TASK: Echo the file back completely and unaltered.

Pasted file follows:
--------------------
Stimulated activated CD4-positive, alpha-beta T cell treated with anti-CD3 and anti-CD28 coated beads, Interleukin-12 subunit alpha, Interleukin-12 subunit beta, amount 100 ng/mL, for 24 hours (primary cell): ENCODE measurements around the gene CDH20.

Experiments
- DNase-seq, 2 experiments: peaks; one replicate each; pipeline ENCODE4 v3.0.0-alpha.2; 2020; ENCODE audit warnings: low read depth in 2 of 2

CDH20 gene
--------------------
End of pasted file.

Stimulated activated CD4-positive, alpha-beta T cell treated with anti-CD3 and anti-CD28 coated beads, Interleukin-12 subunit alpha, Interleukin-12 subunit beta, amount 100 ng/mL, for 24 hours (primary cell): ENCODE measurements around the gene CDH20.

Experiments
- DNase-seq, 2 experiments: peaks; one replicate each; pipeline ENCODE4 v3.0.0-alpha.2; 2020; ENCODE audit warnings: low read depth in 2 of 2

CDH20 gene